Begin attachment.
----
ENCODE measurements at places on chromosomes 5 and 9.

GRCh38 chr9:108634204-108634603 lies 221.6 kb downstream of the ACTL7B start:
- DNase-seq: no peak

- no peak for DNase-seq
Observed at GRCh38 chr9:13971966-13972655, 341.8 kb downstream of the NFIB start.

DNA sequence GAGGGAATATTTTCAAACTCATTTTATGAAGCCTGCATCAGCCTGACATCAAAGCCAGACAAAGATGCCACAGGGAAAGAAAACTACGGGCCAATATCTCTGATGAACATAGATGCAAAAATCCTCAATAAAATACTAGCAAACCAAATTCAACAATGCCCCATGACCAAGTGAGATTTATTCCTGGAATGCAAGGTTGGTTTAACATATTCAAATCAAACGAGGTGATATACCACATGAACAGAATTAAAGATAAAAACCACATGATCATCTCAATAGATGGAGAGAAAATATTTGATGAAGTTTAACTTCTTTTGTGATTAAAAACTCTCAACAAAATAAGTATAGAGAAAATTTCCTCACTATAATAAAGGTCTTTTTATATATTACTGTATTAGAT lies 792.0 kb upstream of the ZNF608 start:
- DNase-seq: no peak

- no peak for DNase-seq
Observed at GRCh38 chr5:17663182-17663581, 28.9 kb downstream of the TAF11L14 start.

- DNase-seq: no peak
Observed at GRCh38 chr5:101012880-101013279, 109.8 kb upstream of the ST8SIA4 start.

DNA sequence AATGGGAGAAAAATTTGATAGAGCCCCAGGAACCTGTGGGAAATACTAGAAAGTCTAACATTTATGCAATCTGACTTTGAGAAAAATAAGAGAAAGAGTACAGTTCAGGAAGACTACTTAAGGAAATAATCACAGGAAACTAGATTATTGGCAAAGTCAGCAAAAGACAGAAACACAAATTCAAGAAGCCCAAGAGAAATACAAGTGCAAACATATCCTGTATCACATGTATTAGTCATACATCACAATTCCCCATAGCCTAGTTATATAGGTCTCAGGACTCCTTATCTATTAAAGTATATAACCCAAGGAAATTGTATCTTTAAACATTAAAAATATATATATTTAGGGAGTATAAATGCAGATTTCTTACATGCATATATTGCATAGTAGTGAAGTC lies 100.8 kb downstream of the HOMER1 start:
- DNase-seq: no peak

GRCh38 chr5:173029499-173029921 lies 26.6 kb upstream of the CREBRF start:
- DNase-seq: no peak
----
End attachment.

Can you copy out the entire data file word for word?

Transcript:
ENCODE measurements at places on chromosomes 5 and 9.

GRCh38 chr9:108634204-108634603 lies 221.6 kb downstream of the ACTL7B start:
- DNase-seq: no peak

- no peak for DNase-seq
Observed at GRCh38 chr9:13971966-13972655, 341.8 kb downstream of the NFIB start.

DNA sequence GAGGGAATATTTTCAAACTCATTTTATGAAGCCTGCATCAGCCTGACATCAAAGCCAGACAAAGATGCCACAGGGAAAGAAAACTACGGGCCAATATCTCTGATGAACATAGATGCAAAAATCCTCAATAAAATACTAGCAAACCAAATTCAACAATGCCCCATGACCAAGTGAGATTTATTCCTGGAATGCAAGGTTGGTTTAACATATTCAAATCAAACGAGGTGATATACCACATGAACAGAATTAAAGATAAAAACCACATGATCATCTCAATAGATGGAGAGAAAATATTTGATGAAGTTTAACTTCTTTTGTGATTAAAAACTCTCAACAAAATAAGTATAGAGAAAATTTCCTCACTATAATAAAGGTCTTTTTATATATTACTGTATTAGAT lies 792.0 kb upstream of the ZNF608 start:
- DNase-seq: no peak

- no peak for DNase-seq
Observed at GRCh38 chr5:17663182-17663581, 28.9 kb downstream of the TAF11L14 start.

- DNase-seq: no peak
Observed at GRCh38 chr5:101012880-101013279, 109.8 kb upstream of the ST8SIA4 start.

DNA sequence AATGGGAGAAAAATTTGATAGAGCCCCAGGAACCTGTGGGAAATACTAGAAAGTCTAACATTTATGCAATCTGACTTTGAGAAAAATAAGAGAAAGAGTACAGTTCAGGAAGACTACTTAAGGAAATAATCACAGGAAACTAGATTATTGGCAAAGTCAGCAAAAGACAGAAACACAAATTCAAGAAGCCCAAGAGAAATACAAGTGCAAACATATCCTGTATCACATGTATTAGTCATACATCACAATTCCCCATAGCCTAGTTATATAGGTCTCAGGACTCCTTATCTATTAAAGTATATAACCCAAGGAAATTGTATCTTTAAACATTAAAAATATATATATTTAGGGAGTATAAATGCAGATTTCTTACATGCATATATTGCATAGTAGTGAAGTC lies 100.8 kb downstream of the HOMER1 start:
- DNase-seq: no peak

GRCh38 chr5:173029499-173029921 lies 26.6 kb upstream of the CREBRF start:
- DNase-seq: no peak